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J Clin Oncol. 2007 Apr 10;25(11):1417-22.

PancPRO: risk assessment for individuals with a family history of pancreatic cancer.

Author information

  • 1Department of Biostatistics, Johns Hopkins Bloomberg School of Public Health, Johns Hopkins School of Medicine, Baltimore, MD, USA.

Abstract

PURPOSE:

The rapid fatality of pancreatic cancer is, in large part, the result of an advanced stage of diagnosis for the majority of patients. Identification of individuals at high risk of developing pancreatic cancer is a first step towards the early detection of this disease. Individuals who may harbor a major pancreatic cancer susceptibility gene are one such high-risk group. The goal of this study was to develop and validate PancPRO, a Mendelian model for pancreatic cancer risk prediction in individuals with familial pancreatic cancer, to identify high-risk individuals.

METHODS:

PancPRO was built by extending the Bayesian modeling framework developed for BRCAPRO, trained using published data, and validated using independent prospective data on 961 families enrolled onto the National Familial Pancreas Tumor Registry, including 26 individuals who developed incident pancreatic cancer during follow-up.

RESULTS:

We developed a risk prediction model, PancPRO, and free software for the estimation of pancreatic cancer susceptibility gene carrier probabilities and absolute pancreatic cancer risk. Model validation demonstrated an observed to predicted pancreatic cancer ratio of 0.83 (95% CI, 0.52 to 1.20) and high discriminatory ability, with an area under the receiver operating characteristic curve of 0.75 (95% CI, 0.68 to 0.81) for PancPRO.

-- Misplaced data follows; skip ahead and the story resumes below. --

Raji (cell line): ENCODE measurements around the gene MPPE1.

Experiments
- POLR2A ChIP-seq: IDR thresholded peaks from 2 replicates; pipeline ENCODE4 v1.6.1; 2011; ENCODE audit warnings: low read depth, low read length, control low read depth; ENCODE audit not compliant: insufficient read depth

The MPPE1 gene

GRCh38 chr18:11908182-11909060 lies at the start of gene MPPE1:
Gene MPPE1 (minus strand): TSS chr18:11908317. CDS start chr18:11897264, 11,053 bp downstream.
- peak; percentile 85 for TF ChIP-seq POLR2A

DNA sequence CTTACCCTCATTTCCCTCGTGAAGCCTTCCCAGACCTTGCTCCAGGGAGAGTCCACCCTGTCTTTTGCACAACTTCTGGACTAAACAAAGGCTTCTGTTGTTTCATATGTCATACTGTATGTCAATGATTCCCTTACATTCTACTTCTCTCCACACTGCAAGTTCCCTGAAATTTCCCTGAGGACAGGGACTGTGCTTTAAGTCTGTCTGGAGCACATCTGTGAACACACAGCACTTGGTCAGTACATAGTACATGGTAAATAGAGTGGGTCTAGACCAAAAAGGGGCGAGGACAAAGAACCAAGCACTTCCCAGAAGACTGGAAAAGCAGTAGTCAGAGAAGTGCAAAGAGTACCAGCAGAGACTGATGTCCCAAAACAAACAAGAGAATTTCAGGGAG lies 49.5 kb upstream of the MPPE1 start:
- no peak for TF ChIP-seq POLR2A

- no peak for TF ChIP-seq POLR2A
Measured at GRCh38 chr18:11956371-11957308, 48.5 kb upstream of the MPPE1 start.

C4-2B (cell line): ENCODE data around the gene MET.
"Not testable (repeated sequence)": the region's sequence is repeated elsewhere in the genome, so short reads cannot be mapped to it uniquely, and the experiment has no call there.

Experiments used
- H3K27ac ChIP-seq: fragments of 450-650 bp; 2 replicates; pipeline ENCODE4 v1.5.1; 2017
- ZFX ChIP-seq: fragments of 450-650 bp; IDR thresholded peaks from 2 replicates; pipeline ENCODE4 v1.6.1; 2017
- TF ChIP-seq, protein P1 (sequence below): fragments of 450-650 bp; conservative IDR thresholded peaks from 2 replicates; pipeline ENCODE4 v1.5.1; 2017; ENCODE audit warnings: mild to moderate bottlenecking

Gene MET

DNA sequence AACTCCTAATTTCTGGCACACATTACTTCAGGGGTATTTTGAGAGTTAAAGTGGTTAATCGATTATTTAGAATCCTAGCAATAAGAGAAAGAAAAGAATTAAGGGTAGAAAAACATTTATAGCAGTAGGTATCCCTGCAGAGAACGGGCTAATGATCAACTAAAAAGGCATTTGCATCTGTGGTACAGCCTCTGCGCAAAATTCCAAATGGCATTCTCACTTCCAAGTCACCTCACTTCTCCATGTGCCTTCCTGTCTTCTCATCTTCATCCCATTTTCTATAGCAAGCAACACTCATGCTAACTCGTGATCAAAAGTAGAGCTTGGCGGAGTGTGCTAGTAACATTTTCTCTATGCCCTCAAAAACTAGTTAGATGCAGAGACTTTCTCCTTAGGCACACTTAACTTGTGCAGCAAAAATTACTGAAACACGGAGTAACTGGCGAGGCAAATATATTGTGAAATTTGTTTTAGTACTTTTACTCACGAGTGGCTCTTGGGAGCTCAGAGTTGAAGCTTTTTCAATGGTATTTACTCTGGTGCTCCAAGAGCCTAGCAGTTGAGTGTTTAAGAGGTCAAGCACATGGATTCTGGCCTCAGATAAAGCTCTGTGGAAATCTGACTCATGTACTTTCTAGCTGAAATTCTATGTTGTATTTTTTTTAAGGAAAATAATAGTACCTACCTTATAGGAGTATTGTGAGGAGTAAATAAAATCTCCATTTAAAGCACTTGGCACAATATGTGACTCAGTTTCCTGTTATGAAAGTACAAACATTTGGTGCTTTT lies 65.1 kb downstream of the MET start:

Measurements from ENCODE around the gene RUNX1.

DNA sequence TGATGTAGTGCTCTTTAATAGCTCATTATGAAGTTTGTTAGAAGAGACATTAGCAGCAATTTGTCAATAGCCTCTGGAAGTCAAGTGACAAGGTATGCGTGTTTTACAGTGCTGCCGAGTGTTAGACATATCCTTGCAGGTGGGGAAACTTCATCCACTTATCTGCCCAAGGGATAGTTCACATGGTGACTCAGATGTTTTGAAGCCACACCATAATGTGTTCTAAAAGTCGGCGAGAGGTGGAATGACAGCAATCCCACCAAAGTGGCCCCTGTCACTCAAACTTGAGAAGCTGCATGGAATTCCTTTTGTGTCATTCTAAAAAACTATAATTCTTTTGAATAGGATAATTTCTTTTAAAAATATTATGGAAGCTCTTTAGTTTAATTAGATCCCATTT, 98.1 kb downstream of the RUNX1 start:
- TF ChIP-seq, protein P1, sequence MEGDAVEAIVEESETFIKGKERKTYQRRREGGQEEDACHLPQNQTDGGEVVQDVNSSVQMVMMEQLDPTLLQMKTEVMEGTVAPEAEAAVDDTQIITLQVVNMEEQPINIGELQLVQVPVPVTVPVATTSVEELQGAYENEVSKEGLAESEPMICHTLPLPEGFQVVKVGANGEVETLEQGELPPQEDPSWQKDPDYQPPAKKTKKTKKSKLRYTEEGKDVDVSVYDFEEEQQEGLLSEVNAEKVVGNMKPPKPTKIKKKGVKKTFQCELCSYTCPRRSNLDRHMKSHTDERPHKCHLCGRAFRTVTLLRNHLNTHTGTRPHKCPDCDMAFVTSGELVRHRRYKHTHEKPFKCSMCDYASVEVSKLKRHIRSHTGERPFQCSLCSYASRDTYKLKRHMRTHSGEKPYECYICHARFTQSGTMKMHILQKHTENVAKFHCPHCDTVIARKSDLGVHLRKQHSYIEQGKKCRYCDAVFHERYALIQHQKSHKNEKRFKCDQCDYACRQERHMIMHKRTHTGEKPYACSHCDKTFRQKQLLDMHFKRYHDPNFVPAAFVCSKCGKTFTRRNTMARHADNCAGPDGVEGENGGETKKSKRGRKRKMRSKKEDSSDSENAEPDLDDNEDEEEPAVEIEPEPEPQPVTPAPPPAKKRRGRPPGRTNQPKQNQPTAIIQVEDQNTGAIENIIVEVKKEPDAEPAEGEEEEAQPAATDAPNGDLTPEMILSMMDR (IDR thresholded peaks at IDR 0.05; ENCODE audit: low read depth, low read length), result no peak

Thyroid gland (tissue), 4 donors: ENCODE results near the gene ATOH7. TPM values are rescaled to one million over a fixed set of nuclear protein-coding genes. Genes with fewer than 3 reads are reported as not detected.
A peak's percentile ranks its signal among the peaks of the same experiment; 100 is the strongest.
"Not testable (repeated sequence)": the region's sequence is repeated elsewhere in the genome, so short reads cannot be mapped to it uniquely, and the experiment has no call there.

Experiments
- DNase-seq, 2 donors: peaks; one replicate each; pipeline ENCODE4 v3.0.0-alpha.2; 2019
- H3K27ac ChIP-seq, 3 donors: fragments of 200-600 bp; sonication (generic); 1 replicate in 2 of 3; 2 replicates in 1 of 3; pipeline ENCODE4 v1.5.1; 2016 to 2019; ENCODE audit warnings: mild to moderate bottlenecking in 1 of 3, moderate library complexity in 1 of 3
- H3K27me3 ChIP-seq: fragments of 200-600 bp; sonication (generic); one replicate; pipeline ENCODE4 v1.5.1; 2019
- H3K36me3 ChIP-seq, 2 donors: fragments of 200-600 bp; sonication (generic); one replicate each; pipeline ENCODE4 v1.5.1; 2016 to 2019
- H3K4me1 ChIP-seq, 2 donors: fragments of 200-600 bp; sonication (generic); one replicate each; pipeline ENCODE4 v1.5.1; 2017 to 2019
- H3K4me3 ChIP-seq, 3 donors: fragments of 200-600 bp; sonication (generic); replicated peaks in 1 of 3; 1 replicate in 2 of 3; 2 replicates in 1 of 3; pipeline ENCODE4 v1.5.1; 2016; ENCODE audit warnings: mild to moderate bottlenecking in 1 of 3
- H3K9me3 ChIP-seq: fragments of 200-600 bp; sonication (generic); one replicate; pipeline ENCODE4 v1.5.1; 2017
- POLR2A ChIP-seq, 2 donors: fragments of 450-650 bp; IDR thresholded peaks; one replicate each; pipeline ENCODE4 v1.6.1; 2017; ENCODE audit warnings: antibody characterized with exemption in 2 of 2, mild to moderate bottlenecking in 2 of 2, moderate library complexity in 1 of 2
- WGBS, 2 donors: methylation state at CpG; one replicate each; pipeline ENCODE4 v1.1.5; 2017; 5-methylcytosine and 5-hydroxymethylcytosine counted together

CONCLUSION:

PancPRO is the first risk prediction model for pancreatic cancer. When we validated our model using the largest registry of familial pancreatic cancer, our model provided accurate risk assessment. Our findings highlight the importance of detailed family history for clinical cancer risk assessment and demonstrate that accurate genetic risk assessment is possible even when the causative genes are not known.

Comment in

PMID:
17416862
[PubMed - indexed for MEDLINE]
PMCID:
PMC2267288
Free PMC Article

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